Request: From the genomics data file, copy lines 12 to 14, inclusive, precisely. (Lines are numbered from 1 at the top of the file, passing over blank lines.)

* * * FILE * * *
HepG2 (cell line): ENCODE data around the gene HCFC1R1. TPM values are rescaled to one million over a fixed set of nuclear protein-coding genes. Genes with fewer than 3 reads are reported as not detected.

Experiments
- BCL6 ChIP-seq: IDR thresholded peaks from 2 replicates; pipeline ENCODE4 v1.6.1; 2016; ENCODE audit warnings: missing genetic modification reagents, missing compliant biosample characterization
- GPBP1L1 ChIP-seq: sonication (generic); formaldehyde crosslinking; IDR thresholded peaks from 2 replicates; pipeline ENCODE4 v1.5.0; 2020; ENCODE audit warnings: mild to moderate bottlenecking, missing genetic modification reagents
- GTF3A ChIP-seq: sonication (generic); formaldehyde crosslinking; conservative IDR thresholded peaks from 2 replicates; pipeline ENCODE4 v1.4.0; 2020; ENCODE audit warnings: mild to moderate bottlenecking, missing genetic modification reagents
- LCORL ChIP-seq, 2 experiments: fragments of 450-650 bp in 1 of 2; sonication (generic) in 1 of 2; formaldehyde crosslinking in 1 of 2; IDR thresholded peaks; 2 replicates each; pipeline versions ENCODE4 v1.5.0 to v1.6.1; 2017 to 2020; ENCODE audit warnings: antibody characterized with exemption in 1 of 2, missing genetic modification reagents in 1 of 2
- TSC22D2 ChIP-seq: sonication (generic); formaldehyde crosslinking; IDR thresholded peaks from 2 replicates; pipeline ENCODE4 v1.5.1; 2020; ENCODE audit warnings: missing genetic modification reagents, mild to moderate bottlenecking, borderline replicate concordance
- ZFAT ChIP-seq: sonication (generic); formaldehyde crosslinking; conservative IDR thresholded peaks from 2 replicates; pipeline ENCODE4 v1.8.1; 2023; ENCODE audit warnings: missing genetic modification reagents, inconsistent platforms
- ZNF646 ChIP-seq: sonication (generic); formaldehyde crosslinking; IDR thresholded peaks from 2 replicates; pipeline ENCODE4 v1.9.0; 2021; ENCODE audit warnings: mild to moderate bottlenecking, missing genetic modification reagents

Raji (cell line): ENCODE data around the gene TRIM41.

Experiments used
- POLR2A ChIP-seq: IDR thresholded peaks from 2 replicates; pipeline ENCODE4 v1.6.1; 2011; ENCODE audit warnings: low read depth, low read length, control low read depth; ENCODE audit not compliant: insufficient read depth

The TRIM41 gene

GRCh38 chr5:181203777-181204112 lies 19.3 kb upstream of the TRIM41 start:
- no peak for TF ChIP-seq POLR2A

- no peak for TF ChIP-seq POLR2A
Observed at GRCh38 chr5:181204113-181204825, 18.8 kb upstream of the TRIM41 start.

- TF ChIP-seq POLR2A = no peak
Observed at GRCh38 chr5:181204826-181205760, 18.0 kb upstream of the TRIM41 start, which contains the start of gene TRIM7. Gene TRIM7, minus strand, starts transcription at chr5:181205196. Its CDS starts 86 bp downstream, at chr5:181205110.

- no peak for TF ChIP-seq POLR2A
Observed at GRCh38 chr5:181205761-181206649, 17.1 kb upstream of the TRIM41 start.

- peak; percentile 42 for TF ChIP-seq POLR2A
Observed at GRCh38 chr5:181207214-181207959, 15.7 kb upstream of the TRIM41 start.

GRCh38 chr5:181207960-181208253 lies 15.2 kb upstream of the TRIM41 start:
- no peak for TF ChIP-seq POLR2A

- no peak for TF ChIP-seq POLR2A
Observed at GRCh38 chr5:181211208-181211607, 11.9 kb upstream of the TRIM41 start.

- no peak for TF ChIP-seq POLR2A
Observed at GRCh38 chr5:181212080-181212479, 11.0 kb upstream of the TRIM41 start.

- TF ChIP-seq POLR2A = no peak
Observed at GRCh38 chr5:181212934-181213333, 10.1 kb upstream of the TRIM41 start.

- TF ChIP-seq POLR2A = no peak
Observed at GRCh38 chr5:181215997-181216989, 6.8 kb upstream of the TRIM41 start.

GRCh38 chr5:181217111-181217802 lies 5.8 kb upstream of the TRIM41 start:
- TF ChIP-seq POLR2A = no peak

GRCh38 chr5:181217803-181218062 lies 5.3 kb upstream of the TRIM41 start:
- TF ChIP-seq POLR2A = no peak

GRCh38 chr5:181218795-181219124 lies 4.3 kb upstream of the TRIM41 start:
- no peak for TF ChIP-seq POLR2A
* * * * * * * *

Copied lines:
- POLR2A ChIP-seq: IDR thresholded peaks from 2 replicates; pipeline ENCODE4 v1.6.1; 2011; ENCODE audit warnings: low read depth, low read length, control low read depth; ENCODE audit not compliant: insufficient read depth

The TRIM41 gene

GRCh38 chr5:181203777-181204112 lies 19.3 kb upstream of the TRIM41 start: